Hearts and Minds of The Well Project is a storytelling project that shines a spotlight on some of the extraordinary individuals who have been instrumental over the past 20 years in making The Well Project the organization it is today. The series features portraits of women living with HIV, members of our community advisory board and board of directors, staff members, partners, and other allies of The Well Project. In honor of our 20th anniversary year, we released 12 new stories between November 2022 and November 2023 to highlight the diversity of our community. Read all the stories in the Hearts and Minds of The Well Project series
Table of Contents
- Shared Origins, Early Collaborations
- Women at the Table – and the Well
- Global Reach
- Individual and Community Impact
Dawn Averitt: I'm the oldest of our generation, but not by much – Rick's right behind me, 16 months younger. We grew up outside of Atlanta. We have both traveled and explored and been adventurers most of our lives.
After my HIV diagnosis, I lived in Atlanta off and on, but eventually made my way to Vermont. I live on a farm with my wife and our three daughters. The oldest two are in college, and we have a 7-year-old.
Richard Averitt: I'm the second of three. We've got a younger brother out in Texas. I've got a daughter in college and a son working and applying for his PhD.
I always loved the double meaning of The Well Project – the well as both this place where community happens for women, and also where this critical need is met that you can't live without.
I ended up going to art school and discovered a real passion for that creative side. I've basically been self-employed since I was 20. If you think about artists being in two different, broad buckets – artists who have a burning story to tell and those who are obsessed with craft – I'm in the latter category. I love to make things, and I kind of don't care what I make.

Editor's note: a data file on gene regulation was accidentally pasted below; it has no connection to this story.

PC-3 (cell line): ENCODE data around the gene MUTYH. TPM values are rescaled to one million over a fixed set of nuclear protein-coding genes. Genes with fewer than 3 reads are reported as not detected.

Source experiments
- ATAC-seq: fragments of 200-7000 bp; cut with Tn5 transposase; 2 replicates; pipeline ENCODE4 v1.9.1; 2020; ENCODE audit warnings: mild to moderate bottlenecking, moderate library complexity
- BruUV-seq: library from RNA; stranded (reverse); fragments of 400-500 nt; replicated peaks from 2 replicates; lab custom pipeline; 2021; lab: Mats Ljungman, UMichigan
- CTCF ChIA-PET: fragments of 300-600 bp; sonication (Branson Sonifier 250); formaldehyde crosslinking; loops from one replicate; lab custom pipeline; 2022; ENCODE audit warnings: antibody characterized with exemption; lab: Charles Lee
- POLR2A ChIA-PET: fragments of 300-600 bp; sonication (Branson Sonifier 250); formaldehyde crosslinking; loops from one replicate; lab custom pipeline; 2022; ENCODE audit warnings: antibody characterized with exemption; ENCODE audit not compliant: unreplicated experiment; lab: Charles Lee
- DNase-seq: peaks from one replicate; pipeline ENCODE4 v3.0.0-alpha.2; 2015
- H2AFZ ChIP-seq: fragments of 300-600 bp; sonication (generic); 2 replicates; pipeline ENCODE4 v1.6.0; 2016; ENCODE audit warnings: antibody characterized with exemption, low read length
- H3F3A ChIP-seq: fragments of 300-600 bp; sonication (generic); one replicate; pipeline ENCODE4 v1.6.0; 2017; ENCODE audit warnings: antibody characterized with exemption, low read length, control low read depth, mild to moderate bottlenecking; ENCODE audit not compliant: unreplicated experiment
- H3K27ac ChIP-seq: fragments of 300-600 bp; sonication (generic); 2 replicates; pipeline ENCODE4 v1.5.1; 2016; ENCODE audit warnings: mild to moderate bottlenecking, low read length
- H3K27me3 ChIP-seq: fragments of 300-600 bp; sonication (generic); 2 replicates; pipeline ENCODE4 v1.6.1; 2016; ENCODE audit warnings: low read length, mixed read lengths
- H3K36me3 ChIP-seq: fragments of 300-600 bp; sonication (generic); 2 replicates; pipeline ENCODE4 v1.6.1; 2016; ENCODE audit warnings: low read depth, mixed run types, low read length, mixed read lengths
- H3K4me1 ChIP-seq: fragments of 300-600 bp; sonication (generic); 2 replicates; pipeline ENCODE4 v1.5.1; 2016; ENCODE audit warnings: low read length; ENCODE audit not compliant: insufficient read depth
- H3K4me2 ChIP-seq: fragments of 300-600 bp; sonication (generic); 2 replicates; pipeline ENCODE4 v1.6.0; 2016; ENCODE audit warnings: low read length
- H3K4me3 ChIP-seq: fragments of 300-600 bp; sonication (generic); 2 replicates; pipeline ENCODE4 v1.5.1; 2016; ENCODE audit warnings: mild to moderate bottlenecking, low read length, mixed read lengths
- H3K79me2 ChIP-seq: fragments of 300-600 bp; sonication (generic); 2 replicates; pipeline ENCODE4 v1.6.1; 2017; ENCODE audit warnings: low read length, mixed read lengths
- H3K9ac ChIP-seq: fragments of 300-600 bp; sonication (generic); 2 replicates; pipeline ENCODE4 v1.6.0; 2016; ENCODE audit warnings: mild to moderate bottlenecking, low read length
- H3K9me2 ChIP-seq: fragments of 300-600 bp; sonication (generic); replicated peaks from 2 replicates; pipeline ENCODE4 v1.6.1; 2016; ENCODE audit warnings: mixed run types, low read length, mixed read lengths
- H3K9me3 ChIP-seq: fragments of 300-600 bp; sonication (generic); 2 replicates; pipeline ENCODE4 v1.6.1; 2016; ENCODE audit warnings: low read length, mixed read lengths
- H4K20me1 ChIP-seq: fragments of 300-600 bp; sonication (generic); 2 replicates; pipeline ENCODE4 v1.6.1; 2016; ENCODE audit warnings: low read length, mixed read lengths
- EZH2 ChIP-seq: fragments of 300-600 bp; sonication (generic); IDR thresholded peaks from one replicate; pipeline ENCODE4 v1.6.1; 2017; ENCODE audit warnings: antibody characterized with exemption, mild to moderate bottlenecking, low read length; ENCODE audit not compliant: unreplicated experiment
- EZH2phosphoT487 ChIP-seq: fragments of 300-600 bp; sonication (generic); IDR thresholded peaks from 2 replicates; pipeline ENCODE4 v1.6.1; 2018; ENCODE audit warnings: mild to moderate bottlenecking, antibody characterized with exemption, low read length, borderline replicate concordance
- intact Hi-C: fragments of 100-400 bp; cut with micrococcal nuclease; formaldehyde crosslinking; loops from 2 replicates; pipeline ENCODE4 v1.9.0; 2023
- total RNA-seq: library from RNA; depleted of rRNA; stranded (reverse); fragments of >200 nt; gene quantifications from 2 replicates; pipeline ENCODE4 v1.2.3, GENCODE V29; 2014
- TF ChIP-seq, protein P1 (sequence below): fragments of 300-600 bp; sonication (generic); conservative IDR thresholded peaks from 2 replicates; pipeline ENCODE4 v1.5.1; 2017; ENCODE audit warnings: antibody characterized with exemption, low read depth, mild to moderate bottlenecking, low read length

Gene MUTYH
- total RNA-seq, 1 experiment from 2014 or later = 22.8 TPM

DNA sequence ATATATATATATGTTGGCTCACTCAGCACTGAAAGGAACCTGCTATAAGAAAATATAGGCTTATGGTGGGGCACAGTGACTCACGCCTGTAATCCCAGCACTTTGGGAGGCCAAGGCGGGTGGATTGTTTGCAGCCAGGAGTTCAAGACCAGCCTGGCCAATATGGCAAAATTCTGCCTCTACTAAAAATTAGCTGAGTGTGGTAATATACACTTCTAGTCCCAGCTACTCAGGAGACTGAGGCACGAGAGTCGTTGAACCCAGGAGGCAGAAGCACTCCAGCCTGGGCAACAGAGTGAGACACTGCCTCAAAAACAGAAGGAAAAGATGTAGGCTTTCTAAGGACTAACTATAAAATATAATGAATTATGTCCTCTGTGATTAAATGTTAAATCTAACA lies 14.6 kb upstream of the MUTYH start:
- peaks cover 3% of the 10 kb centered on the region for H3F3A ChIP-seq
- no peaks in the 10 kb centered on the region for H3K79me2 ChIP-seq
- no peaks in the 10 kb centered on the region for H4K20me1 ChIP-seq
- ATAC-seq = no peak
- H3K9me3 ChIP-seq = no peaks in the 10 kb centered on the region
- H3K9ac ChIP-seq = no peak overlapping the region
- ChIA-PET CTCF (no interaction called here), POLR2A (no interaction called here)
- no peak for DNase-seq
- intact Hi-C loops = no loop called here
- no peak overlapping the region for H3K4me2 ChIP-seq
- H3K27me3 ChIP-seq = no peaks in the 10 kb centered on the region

As little kids, Dawn was always the orchestrator of stuff. She would decide she wanted to have a neighborhood carnival and convince me and my brother to do all the work. We'd be outside mowing the grass and making a mini putt-putt course – and somehow we were excited to be part of it!
DA: Richard has said that many times: This is a pattern we've gone through our entire lives. She wanted to start The Well Project and said to me, Come deal with the business!
Talking about where we come from is hard to do without talking about our parents. My dad was a Marine and my mom was a nurse; they lived in a single-wide trailer after college. I was 8 months old when my dad went to Vietnam, and a couple months later my mom found out she was pregnant with Rick. My dad didn't see Rick until he was 5 months old. Then shortly thereafter they had our brother Scott.
My mom and dad kind of grew up with us. They were relatively young. They both worked full-time. My dad was in the reserves, so he worked weekends, and my mom went back to grad school. So when Rick talks about me being the cruise director or the organizer, I was. I had my two little brothers, and they were my crew.